Posted on: 7 February 2018Share
As a woman, you most likely understand the importance of annual exams that include pap smears. This test involves swabbing cells from the cervix to determine if you have any cells that can lead to cervical cancer. While the presence these cells does not automatically signify cancer, removing pre-cancerous cells is imperative for preventing the disease. Cervical cryotherapy is one of the least invasive options for removing these cells successfully. With this guide, you will understand the process of this procedure and learn if it is the right option for you.
The 411 on Cryotherapy
Cryotherapy uses liquid nitrogen or compressed argon gas to not only freeze, but also destroy abnormal tissue. Cervical cryotherapy involves destroying abnormal tissue that is found on the cervical area.
During the procedure, you will lie flat on your back in a similar position as your standard gynecological exam. Your feet will be in stirrups, allowing the doctor to access your vaginal area effectively.
Just like with your pap smear, a speculum is inserted into the vagina, opening it for further access to the cervix. Then, a probe is inserted, directing the liquid nitrogen or compressed argon gas to the abnormal cells/tissue of the cervix.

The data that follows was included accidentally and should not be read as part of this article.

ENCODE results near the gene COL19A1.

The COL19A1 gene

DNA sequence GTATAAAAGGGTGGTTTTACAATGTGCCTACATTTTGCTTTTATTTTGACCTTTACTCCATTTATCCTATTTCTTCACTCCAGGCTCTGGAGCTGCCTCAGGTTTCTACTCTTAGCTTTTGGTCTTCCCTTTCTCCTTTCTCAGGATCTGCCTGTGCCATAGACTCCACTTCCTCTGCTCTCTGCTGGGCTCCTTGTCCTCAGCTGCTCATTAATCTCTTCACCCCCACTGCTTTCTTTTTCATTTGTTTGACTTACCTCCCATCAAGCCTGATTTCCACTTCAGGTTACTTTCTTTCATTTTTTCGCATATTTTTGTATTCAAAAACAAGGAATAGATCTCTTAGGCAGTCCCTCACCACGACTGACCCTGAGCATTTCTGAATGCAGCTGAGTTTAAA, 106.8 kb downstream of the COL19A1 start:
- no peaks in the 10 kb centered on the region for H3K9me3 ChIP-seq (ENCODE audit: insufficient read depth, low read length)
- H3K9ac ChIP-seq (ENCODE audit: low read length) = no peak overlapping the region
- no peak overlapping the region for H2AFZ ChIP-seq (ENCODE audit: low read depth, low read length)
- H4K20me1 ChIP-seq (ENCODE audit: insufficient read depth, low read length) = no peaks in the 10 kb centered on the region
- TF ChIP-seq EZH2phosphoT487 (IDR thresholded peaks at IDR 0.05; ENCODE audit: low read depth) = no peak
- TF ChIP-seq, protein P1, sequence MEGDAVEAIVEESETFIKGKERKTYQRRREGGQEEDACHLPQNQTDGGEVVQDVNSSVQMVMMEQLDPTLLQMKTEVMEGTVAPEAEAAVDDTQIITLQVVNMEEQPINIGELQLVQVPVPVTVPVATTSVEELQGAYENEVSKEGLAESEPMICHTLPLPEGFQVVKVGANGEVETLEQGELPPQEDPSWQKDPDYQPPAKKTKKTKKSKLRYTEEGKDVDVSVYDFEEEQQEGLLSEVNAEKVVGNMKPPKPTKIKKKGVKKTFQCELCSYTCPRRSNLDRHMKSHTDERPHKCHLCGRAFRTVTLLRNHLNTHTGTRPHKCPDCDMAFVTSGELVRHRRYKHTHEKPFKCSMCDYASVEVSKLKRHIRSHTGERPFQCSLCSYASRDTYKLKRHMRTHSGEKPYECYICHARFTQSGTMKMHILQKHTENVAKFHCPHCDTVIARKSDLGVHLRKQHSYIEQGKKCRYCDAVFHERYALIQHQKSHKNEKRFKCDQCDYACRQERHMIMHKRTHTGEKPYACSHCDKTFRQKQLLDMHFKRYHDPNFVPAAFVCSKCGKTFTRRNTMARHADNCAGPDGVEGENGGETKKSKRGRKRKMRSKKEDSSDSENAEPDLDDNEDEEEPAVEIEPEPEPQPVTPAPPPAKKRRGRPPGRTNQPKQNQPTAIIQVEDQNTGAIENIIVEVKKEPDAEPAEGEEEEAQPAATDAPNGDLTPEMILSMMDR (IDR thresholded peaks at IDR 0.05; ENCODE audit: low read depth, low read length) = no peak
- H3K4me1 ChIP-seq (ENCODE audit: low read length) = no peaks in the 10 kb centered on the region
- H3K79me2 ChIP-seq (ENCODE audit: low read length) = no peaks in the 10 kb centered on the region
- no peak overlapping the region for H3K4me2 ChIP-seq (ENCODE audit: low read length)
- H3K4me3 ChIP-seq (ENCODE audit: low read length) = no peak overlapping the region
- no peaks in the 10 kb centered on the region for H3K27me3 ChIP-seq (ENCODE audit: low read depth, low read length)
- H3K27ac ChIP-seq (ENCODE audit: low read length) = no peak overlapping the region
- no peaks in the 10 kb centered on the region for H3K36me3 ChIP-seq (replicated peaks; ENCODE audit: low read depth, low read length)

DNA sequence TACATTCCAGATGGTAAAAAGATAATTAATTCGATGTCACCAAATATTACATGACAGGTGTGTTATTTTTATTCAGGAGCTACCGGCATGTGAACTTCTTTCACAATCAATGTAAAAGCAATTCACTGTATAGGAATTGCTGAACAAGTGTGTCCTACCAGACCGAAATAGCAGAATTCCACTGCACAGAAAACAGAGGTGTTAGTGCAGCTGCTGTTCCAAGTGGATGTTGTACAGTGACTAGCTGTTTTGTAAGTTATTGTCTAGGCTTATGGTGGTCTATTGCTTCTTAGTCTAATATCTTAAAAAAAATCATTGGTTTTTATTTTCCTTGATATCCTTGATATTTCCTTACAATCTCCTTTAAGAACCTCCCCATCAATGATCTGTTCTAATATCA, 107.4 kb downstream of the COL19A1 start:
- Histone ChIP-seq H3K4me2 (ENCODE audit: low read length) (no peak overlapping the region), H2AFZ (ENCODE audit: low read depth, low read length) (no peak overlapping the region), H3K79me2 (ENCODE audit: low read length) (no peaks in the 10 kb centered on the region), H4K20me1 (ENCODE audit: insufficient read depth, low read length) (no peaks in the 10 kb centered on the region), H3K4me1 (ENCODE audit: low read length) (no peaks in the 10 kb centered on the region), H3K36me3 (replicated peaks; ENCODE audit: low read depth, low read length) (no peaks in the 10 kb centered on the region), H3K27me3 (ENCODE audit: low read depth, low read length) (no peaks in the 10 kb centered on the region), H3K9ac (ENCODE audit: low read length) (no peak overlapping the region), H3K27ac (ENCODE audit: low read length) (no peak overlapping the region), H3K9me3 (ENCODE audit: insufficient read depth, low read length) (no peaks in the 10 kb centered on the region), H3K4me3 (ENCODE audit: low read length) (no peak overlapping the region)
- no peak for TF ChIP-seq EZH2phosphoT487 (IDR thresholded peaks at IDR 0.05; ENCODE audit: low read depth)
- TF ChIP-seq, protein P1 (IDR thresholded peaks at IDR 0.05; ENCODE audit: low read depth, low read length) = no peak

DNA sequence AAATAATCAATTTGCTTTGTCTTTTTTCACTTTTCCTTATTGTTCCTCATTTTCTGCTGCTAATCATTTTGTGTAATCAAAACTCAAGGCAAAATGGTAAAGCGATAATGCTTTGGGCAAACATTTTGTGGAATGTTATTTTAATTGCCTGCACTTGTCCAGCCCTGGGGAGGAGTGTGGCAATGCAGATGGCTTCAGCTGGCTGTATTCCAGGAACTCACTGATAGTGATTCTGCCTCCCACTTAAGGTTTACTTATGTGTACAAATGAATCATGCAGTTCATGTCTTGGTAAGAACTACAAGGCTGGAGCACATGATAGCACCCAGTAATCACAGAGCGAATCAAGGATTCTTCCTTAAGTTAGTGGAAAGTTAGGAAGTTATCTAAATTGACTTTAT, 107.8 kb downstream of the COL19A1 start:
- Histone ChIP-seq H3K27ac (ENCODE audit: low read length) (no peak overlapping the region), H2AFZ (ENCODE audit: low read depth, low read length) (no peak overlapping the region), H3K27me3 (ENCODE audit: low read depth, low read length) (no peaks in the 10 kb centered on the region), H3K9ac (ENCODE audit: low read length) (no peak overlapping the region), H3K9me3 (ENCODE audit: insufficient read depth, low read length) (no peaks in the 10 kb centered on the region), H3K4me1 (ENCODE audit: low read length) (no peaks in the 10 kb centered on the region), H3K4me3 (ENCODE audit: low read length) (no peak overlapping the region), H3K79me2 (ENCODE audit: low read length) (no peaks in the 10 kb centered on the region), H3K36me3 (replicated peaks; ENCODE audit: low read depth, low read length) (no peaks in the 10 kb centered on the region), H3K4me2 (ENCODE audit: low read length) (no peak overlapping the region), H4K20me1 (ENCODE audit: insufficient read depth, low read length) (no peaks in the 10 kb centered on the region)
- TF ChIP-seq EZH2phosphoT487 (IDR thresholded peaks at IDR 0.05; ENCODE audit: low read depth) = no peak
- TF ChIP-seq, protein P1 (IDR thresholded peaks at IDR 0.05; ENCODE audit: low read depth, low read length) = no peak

The treatment is fast and effective. In most cases, cervical cryotherapy is capable of curing abnormal cells in about 85 to 90 percent of cases.
You will not experience any pain during the procedure. However, many women feel light cramping during and after the cryotherapy.
Candidates for Cervical Cryotherapy
It is important to note that not everyone is a good candidate for cryotherapy. A colposcopy is an additional test that your gynecologist may order if your pap smear shows abnormal cells are present.
During this test, you will lie in a position similar to when you received your pap smear. After inserting the speculum to open up your vagina area, your gynecologist will shine a scope on the cervical area. White spots will be visible if you have abnormal cells present. A biopsy of this abnormal tissue will be taken and sent to a lab.
Once the pap smear and the colposcopy show the presence of abnormal cells, your gynecologist will suggest cervical cryotherapy.
Lastly, the cryotherapy procedure is not a treatment for cancer. If you have been diagnosed with cervical cancer, consulting a gynecological oncologist will be necessary.
Abnormal cervical cells should be taken seriously. To learn more about cervical cancer and to schedule a pap smear, contact a gynecologist, such as Holzhauer, James L, today.